California Car Insurance Requirements (2024)

California only requires drivers to carry liability insurance. Your policy must meet a 15/30/5 coverage limit in order to comply with California insurance law.
Written by Sarah Gray
Edited by Jessica Barrett
All drivers in
must carry liability car insurance coverage that meets the 15/30/5 rule: $15,000 of bodily injury liability coverage per person, $30,000 of bodily injury liability per accident, and $5,000 of property damage liability.

Car insurance requirements in California

California drivers must prove financial responsibility to operate a motor vehicle legally. The easiest way to do this is by purchasing an
auto insurance
policy that meets or exceeds the minimum coverage limits set by California’s car insurance laws:
  • $15,000 of bodily injury liability coverage per person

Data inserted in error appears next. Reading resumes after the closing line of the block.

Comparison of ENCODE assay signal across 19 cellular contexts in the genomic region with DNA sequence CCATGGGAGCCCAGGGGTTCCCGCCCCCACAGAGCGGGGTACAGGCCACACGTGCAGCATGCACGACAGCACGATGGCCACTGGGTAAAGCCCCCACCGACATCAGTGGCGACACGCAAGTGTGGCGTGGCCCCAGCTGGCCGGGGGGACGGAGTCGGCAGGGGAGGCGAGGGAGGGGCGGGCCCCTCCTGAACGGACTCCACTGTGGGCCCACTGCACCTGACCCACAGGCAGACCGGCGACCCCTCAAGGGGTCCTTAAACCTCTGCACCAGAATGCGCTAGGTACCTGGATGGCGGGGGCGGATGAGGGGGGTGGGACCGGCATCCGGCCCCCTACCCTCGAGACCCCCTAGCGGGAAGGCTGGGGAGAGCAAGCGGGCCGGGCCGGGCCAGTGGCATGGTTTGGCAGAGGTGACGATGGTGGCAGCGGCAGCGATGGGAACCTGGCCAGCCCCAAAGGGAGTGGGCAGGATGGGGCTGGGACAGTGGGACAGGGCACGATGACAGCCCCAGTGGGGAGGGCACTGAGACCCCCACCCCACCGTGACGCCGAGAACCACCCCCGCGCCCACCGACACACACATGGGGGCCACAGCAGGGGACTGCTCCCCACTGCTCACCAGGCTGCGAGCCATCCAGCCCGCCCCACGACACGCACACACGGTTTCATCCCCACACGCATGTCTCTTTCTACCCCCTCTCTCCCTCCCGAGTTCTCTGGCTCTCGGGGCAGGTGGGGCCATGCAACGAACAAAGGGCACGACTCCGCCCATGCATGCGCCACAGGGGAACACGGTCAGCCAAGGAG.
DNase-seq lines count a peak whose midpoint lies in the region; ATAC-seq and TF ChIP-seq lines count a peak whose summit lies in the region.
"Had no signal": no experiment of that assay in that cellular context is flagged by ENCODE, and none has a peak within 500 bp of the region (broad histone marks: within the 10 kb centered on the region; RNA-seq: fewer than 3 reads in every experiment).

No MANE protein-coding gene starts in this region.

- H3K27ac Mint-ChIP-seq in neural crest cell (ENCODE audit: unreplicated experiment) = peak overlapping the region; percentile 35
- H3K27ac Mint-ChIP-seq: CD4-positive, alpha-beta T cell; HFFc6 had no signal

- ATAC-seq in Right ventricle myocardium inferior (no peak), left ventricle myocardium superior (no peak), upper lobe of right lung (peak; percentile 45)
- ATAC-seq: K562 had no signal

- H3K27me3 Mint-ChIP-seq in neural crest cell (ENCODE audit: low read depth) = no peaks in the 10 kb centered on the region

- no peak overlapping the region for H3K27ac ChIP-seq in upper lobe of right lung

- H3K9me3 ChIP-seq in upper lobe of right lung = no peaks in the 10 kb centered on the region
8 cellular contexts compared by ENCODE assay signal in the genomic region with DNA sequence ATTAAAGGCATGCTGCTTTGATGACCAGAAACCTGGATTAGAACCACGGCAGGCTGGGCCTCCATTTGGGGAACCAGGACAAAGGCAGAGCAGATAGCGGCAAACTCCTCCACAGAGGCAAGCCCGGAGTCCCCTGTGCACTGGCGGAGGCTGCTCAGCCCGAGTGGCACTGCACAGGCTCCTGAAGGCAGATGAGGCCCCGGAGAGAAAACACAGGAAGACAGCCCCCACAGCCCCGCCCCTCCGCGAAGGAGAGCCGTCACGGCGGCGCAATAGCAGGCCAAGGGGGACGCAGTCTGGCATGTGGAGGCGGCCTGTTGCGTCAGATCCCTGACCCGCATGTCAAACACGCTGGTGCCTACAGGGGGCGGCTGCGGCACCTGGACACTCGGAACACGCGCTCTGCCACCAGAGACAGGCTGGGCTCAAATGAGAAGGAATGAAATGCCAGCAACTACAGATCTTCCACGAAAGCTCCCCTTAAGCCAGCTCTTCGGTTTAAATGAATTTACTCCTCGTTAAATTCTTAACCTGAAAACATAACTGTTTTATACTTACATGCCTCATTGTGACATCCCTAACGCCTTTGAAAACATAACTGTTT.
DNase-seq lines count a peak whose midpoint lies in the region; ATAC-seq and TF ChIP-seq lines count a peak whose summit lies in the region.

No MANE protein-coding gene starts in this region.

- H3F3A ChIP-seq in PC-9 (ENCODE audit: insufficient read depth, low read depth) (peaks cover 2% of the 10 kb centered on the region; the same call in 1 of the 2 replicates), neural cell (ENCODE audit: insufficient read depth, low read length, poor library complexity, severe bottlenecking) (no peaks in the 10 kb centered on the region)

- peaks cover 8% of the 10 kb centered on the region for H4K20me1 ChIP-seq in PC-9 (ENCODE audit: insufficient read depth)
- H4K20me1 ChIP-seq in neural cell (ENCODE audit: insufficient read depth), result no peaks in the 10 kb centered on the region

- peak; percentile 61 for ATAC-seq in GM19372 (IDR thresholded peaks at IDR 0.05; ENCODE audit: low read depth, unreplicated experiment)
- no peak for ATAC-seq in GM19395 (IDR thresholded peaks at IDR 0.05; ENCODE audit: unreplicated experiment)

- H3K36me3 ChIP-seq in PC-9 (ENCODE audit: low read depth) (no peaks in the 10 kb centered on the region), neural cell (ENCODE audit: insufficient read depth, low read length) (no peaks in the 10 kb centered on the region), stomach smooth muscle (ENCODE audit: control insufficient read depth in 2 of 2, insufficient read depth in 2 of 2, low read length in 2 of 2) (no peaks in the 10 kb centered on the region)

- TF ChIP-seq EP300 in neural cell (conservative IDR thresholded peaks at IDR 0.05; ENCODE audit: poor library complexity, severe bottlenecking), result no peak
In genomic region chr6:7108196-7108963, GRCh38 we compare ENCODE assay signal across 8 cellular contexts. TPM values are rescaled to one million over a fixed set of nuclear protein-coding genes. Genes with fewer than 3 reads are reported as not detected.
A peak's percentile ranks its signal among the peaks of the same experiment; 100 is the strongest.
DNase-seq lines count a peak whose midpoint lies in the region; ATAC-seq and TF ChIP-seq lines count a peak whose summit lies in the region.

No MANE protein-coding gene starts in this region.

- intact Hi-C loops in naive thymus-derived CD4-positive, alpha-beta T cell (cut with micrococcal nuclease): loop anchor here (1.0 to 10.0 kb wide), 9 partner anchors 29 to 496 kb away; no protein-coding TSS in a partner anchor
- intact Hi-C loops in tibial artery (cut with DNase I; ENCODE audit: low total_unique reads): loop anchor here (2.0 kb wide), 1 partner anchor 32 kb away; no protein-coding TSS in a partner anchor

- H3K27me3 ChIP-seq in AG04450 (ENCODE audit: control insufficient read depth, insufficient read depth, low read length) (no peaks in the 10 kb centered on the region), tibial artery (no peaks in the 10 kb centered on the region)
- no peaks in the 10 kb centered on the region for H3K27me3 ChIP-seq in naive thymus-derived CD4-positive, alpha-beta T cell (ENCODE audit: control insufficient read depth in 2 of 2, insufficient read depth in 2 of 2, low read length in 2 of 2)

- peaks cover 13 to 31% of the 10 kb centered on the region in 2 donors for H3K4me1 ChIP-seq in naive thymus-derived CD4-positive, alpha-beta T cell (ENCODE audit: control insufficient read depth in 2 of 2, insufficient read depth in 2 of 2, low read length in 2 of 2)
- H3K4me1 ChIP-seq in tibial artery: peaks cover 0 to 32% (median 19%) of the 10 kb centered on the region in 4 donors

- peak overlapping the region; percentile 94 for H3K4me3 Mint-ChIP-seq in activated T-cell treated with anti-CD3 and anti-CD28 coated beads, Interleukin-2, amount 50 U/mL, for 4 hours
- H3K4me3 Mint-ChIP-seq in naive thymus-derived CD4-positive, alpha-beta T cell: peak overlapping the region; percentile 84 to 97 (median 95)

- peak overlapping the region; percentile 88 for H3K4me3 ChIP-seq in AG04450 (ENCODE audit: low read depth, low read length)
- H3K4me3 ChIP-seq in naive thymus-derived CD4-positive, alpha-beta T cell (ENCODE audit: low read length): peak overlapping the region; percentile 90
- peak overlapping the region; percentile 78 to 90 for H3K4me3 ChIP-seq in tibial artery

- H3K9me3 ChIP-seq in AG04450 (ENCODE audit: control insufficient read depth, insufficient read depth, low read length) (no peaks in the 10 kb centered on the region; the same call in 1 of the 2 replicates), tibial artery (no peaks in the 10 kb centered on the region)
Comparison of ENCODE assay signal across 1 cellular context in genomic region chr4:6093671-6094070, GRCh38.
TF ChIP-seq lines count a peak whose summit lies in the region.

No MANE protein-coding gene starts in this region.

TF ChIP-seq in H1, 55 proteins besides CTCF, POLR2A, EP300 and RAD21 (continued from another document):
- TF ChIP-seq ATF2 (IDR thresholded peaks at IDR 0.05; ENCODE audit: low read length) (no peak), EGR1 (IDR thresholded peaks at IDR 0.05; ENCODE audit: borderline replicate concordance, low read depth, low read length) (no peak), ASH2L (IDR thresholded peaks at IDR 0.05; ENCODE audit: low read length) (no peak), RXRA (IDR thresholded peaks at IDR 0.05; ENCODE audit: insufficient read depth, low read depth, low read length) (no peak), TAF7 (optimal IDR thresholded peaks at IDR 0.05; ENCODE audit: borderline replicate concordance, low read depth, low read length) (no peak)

• $30,000 of bodily injury liability coverage per accident
  • $5,000 of property damage liability coverage per accident
Bodily injury liability (BIL)
: Covers medical bills for other parties injured in an accident you caused, up to your policy’s limits.
Property damage liability (PDL)
: Covers property damage from an accident you cause, up to your policy’s limits.
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Liability insurance, which is the only type of coverage required by law in the Golden State, covers personal injuries and property damage that you cause in an at-fault car accident.
Select your preferred coverages when getting free car insurance quotes in the Jerry app to make sure you have enough coverage in these scenarios.

Other options to prove financial responsibility in California

Buying car insurance is the easiest and most affordable way for drivers to meet
California’s financial responsibility requirements
, but it’s not the only way. 
You can also:
  • Make a $35,000 cash deposit with the California Department of Motor Vehicles (CA DMV)